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Waves of dreamy synth and a stark red background with white text introduce us to the girls, studs, and operators of Shakedown. These aren’t just the performers we’ll see for the next 72 minutes via VHS tapes and digital recordings. They’re the people who will be telling the story, via more recent interviews, of a burgeoning underground lesbian club scene in Los Angeles in the early 90s through the mid-aughts.
Shakedown (2018) is the first film ever released by Pornhub, making it historic in its own regard. (The Pornhub link is SFW, though the URL might raise the eyebrow of your IT person. If you’re looking for another outlet to watch it on, you can find it on Criterion.) Shakedown is a documentary showing us a scene, time, place, and slice of life that the filmmaker holds dear. This is clear in the Linklater-esque labor of love that was the filming period: Leilah Weinraub spent over fifteen years filming and editing the footage, finally releasing it in 2018. The people who made up Shakedown are at the front and center of this doc, as they’re given time and space to tell their stories and recall their memories of the club series. One set of interviews introduces us to the first “shakedown baby.” Another interview gives us insight into how someone became more comfortable with their sexuality due to going to Shakedown. The memories are genuine and touching.
You won’t realize it as you’re watching, but the film score, written by Tim Dewit, will gently nudge you in the directions the film aims to take you. It’s odd to write, but everything makes more sense as a result of this score. Any student of film scores would be well-advised to check it out.
It's rare to get such a crystal clear understanding of how special a time and place were to someone, and Leilah Weinraub communicates precisely that with this movie. When she appears towards the film's end, the camera turned on herself; it is as if she couldn't help it. Our understanding that she was always a part of this story comes through, and we see the mixture of emotions flash on her face as she grapples with the future (or lack thereof) of the place she's been documenting for years. A community she’s been a part of for years.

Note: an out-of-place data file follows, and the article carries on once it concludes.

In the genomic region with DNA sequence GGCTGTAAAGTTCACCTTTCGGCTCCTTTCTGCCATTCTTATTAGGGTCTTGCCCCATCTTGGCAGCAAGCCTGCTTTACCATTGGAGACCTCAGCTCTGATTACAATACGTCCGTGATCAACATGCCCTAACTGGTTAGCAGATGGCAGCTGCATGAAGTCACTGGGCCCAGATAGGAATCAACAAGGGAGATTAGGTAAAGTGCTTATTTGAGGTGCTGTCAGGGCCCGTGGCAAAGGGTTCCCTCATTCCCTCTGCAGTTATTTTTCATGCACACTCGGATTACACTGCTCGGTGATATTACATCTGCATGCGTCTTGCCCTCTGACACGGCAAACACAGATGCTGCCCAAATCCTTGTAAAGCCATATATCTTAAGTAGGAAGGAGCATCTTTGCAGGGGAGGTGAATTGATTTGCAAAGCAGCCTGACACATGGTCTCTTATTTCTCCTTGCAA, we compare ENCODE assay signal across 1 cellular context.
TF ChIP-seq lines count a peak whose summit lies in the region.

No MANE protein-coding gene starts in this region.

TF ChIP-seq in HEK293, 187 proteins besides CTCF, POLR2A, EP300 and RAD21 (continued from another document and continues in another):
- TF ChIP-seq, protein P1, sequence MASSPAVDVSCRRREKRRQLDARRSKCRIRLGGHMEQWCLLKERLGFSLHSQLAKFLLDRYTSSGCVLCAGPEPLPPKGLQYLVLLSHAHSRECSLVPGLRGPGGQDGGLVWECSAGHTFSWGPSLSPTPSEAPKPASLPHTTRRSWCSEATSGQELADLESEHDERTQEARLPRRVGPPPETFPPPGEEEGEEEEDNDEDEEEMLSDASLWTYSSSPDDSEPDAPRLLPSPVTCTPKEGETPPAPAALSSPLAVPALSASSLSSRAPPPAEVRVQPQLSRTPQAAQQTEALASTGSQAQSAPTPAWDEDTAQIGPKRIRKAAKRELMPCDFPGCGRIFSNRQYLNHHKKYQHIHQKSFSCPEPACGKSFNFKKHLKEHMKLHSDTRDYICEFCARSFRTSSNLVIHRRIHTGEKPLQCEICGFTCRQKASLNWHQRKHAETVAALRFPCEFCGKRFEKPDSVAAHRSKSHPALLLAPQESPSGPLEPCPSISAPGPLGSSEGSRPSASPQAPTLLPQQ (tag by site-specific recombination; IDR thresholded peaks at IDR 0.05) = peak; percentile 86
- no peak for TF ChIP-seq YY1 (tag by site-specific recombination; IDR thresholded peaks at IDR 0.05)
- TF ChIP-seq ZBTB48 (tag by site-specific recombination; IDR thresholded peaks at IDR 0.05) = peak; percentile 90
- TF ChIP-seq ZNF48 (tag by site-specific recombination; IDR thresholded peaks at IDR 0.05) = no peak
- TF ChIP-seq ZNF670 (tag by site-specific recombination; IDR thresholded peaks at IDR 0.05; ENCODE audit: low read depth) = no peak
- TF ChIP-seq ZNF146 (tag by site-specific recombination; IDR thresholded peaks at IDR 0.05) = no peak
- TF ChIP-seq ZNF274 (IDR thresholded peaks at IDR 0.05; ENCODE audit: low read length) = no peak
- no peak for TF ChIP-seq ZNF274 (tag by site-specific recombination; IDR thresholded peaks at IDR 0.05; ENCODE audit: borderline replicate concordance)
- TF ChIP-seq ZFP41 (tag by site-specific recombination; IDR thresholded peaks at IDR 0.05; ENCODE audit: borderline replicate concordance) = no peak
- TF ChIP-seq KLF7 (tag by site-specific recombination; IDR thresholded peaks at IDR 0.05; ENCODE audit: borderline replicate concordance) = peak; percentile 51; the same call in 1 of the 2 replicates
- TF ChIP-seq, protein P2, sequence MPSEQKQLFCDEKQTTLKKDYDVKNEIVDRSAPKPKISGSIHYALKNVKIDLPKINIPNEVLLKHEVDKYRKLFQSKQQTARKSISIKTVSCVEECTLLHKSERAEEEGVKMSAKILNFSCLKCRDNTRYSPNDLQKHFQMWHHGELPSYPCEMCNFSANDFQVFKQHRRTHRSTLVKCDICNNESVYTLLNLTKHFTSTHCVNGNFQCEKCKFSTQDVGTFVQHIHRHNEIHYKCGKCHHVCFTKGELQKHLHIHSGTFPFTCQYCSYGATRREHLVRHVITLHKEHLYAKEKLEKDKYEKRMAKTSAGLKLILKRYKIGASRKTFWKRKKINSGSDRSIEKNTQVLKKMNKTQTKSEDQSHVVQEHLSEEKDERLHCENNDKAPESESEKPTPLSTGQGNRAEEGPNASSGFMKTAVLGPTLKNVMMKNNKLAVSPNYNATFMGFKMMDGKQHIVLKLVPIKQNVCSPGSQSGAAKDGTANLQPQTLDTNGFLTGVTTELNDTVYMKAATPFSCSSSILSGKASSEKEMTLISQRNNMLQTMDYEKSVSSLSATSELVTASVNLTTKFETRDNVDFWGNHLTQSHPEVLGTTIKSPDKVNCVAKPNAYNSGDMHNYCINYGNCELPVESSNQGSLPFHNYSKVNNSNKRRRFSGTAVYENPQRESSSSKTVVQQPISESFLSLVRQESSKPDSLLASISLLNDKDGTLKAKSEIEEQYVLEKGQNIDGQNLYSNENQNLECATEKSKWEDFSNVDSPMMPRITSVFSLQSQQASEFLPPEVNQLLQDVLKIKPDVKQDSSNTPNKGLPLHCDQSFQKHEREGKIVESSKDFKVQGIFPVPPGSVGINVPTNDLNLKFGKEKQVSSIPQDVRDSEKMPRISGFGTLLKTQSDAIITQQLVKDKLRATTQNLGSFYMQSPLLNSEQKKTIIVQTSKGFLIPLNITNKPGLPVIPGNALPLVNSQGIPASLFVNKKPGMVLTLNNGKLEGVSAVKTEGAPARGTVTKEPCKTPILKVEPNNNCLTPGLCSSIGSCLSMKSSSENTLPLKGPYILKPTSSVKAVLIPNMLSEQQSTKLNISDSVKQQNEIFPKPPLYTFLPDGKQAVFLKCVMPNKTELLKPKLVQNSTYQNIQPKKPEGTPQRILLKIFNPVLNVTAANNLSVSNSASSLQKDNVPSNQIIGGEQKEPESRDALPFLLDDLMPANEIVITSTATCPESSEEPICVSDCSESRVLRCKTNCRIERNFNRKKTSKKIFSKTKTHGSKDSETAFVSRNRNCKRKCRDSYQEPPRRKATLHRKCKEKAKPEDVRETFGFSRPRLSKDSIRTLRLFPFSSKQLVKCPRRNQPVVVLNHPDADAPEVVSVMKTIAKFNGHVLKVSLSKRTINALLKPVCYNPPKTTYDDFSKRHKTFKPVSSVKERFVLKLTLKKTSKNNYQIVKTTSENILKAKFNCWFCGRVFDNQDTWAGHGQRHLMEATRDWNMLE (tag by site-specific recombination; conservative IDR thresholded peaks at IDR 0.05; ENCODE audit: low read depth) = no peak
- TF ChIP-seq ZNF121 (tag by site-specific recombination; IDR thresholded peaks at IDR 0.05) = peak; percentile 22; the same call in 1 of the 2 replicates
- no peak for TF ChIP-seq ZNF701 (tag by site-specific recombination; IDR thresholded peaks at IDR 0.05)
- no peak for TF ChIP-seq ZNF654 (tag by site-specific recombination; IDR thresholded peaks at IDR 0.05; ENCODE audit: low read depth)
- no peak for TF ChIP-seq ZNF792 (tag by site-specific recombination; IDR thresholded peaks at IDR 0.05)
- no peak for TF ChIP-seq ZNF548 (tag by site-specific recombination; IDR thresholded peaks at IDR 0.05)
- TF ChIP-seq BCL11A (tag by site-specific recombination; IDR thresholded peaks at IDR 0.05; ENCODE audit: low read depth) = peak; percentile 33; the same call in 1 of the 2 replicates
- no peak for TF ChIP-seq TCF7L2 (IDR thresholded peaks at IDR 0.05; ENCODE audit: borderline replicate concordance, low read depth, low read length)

Shakedown is a shocking film, not because it features raw footage of go-go dancing and strip shows, but because there’s nothing else like it. I don’t mean that as a figure of speech; you’ve never seen anything like this. The movie was filmed for over fifteen years and edited tightly to give us the breadth of those fifteen years in only seventy-two minutes of runtime. This is a film for anyone that’s ever thought back on a formative period of their life with a mix of emotions: warmth, longing, humor, and sadness for what’s passed. The specificity of the documentary may not be relatable to you, but the feeling is universal: it’s a celebration of acceptance, youth, and community. And, like any experience, it ends.
Once they’re gone, some places are just hard to find.
Written and Directed by Leilah Weinraub
Stray Thoughts from the Editor
We’re kicking off March with HERstory. Stick that in your tailpipe and spin it sideways, fellas.
The boys down in marketing said that would make a good catchphrase for the month, so we’re running with it. <END OF JOKE>
For the second time in Movie Night’s
herstory history, we’re going to feature only women directors for the month of March, with a minor exception in the middle of the month, which will either be understood or generate a massive controversy. (It will be the former and not the latter.)